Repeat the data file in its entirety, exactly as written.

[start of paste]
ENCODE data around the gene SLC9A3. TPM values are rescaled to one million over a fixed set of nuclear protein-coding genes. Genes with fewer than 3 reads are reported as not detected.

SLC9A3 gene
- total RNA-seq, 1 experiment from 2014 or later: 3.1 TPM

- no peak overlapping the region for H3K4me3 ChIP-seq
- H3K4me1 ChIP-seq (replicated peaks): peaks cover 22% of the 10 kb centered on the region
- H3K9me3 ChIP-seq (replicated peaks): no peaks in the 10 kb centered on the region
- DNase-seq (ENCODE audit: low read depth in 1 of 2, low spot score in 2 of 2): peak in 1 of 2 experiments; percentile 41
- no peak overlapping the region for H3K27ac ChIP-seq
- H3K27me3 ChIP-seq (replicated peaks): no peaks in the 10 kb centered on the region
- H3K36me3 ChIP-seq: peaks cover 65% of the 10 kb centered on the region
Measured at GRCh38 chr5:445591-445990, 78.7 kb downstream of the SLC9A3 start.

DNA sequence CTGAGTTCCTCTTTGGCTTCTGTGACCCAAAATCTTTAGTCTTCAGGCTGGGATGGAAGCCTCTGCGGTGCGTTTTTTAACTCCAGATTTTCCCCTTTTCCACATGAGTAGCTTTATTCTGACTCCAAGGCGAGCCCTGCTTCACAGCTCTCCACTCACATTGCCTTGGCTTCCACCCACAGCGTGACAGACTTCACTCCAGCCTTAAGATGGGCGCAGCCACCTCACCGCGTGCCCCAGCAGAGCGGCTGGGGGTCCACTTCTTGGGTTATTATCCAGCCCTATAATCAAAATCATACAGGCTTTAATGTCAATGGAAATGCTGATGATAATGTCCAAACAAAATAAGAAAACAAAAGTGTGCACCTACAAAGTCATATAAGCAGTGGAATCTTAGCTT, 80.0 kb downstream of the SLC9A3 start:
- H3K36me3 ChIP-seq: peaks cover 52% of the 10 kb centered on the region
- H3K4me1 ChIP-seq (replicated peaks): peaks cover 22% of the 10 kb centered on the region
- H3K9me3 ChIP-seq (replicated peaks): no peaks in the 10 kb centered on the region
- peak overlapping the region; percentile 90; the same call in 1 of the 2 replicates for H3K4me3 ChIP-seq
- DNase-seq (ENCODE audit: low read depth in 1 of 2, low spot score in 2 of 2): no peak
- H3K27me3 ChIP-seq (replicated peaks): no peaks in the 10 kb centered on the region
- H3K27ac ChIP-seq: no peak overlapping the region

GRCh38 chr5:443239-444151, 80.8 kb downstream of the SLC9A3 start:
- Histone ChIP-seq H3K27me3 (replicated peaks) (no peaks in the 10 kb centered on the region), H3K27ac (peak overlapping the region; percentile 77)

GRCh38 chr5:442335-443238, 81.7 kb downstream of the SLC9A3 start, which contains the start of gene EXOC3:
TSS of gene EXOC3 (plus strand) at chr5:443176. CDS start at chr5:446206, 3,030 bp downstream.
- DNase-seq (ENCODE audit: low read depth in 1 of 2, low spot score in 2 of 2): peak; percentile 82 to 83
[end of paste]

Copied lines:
ENCODE data around the gene SLC9A3. TPM values are rescaled to one million over a fixed set of nuclear protein-coding genes. Genes with fewer than 3 reads are reported as not detected.

SLC9A3 gene
- total RNA-seq, 1 experiment from 2014 or later: 3.1 TPM

- no peak overlapping the region for H3K4me3 ChIP-seq
- H3K4me1 ChIP-seq (replicated peaks): peaks cover 22% of the 10 kb centered on the region
- H3K9me3 ChIP-seq (replicated peaks): no peaks in the 10 kb centered on the region
- DNase-seq (ENCODE audit: low read depth in 1 of 2, low spot score in 2 of 2): peak in 1 of 2 experiments; percentile 41
- no peak overlapping the region for H3K27ac ChIP-seq
- H3K27me3 ChIP-seq (replicated peaks): no peaks in the 10 kb centered on the region
- H3K36me3 ChIP-seq: peaks cover 65% of the 10 kb centered on the region
Measured at GRCh38 chr5:445591-445990, 78.7 kb downstream of the SLC9A3 start.

DNA sequence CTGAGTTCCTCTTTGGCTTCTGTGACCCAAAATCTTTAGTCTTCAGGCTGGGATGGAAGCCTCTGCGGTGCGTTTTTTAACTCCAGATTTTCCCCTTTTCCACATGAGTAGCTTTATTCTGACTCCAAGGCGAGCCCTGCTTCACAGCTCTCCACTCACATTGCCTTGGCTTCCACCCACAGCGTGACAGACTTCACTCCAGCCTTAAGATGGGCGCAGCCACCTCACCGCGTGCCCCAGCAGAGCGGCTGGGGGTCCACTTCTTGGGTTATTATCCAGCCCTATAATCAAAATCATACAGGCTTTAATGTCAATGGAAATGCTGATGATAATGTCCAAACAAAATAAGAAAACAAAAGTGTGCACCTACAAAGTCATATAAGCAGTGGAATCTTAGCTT, 80.0 kb downstream of the SLC9A3 start:
- H3K36me3 ChIP-seq: peaks cover 52% of the 10 kb centered on the region
- H3K4me1 ChIP-seq (replicated peaks): peaks cover 22% of the 10 kb centered on the region
- H3K9me3 ChIP-seq (replicated peaks): no peaks in the 10 kb centered on the region
- peak overlapping the region; percentile 90; the same call in 1 of the 2 replicates for H3K4me3 ChIP-seq
- DNase-seq (ENCODE audit: low read depth in 1 of 2, low spot score in 2 of 2): no peak
- H3K27me3 ChIP-seq (replicated peaks): no peaks in the 10 kb centered on the region
- H3K27ac ChIP-seq: no peak overlapping the region

GRCh38 chr5:443239-444151, 80.8 kb downstream of the SLC9A3 start:
- Histone ChIP-seq H3K27me3 (replicated peaks) (no peaks in the 10 kb centered on the region), H3K27ac (peak overlapping the region; percentile 77)

GRCh38 chr5:442335-443238, 81.7 kb downstream of the SLC9A3 start, which contains the start of gene EXOC3:
TSS of gene EXOC3 (plus strand) at chr5:443176. CDS start at chr5:446206, 3,030 bp downstream.
- DNase-seq (ENCODE audit: low read depth in 1 of 2, low spot score in 2 of 2): peak; percentile 82 to 83